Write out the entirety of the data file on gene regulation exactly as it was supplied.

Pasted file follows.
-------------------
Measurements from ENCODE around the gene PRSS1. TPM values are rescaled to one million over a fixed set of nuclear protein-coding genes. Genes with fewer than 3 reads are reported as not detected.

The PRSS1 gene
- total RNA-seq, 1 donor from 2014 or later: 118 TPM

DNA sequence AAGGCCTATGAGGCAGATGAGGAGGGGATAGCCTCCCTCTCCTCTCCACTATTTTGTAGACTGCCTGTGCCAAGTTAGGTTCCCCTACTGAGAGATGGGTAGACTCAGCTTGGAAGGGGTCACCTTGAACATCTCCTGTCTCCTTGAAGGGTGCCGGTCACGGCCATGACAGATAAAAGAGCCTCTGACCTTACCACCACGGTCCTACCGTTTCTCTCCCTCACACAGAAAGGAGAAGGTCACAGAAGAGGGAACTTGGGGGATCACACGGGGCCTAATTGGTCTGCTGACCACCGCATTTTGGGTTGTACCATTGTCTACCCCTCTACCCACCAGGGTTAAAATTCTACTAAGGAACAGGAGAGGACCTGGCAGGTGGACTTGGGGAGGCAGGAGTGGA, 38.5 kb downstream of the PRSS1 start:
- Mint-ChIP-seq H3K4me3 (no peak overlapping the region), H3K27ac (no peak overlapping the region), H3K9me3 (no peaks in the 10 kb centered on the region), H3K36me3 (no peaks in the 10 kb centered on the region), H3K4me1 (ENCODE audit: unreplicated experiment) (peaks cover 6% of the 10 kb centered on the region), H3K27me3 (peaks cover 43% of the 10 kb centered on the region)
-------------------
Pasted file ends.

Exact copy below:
Measurements from ENCODE around the gene PRSS1. TPM values are rescaled to one million over a fixed set of nuclear protein-coding genes. Genes with fewer than 3 reads are reported as not detected.

The PRSS1 gene
- total RNA-seq, 1 donor from 2014 or later: 118 TPM

DNA sequence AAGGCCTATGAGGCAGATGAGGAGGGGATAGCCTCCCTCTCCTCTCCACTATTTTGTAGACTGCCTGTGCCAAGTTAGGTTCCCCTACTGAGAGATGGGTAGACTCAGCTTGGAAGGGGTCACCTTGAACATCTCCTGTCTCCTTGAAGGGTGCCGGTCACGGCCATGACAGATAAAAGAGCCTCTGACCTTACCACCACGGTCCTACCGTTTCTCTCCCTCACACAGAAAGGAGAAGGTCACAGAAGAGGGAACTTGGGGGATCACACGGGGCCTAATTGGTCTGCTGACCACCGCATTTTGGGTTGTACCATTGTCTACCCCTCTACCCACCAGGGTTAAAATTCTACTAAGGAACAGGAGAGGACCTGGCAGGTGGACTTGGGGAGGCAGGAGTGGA, 38.5 kb downstream of the PRSS1 start:
- Mint-ChIP-seq H3K4me3 (no peak overlapping the region), H3K27ac (no peak overlapping the region), H3K9me3 (no peaks in the 10 kb centered on the region), H3K36me3 (no peaks in the 10 kb centered on the region), H3K4me1 (ENCODE audit: unreplicated experiment) (peaks cover 6% of the 10 kb centered on the region), H3K27me3 (peaks cover 43% of the 10 kb centered on the region)